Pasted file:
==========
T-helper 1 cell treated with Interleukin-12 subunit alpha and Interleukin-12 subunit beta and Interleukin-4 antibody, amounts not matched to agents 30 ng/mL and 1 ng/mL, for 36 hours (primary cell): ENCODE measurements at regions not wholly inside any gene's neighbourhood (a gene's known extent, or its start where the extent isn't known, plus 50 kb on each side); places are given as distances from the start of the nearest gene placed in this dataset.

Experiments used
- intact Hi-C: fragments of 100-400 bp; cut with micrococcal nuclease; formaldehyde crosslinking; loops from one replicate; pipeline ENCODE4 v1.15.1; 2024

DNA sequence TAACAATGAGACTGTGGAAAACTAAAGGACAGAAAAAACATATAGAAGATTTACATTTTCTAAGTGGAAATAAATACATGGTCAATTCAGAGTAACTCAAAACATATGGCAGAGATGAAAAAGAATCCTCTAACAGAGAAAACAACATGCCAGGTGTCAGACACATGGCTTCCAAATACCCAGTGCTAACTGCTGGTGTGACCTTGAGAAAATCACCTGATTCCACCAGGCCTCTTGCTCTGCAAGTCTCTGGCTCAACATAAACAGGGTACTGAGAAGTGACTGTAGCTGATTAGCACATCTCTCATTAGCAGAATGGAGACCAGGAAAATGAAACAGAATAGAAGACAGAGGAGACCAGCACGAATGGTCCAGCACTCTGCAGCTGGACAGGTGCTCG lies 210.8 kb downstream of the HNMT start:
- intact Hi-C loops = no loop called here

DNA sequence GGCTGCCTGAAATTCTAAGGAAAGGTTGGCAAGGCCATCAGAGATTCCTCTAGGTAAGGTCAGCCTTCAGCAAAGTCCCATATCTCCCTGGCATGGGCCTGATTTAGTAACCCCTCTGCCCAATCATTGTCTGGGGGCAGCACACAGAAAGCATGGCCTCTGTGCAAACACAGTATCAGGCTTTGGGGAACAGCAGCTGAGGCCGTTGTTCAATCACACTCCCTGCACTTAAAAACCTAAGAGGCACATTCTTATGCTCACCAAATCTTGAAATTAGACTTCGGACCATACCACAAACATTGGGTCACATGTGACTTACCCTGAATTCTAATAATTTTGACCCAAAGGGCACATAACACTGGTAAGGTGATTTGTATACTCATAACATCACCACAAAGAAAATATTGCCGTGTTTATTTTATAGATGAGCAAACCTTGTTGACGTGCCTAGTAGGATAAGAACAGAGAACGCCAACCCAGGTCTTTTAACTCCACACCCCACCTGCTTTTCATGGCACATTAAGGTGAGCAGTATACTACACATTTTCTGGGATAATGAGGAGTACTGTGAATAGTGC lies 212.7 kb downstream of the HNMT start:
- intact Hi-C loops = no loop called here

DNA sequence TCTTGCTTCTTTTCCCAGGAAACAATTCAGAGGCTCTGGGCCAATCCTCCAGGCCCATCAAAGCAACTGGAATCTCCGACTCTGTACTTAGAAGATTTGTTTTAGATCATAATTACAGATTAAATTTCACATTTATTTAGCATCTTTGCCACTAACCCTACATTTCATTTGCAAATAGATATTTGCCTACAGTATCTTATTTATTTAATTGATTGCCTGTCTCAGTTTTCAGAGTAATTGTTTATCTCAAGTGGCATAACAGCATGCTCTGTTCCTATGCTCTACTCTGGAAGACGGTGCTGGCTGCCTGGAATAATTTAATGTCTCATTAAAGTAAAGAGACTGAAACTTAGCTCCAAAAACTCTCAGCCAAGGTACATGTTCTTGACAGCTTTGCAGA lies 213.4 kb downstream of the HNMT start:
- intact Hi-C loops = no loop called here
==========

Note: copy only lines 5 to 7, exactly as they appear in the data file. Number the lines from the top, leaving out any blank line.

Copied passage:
- intact Hi-C loops = no loop called here

DNA sequence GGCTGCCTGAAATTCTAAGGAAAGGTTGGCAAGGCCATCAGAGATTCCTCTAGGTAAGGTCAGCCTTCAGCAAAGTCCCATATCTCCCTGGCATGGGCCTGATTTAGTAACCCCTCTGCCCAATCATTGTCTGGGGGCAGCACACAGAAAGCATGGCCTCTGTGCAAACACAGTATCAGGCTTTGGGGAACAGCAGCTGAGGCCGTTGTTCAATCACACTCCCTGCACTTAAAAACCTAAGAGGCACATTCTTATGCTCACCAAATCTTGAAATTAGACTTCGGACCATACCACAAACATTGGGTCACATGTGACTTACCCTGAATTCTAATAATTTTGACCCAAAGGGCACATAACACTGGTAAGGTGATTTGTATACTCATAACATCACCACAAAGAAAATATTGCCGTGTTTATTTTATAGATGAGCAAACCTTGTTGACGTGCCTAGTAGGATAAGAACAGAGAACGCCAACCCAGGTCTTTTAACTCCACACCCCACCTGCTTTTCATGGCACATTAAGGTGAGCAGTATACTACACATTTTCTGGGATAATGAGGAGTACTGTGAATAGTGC lies 212.7 kb downstream of the HNMT start:
- intact Hi-C loops = no loop called here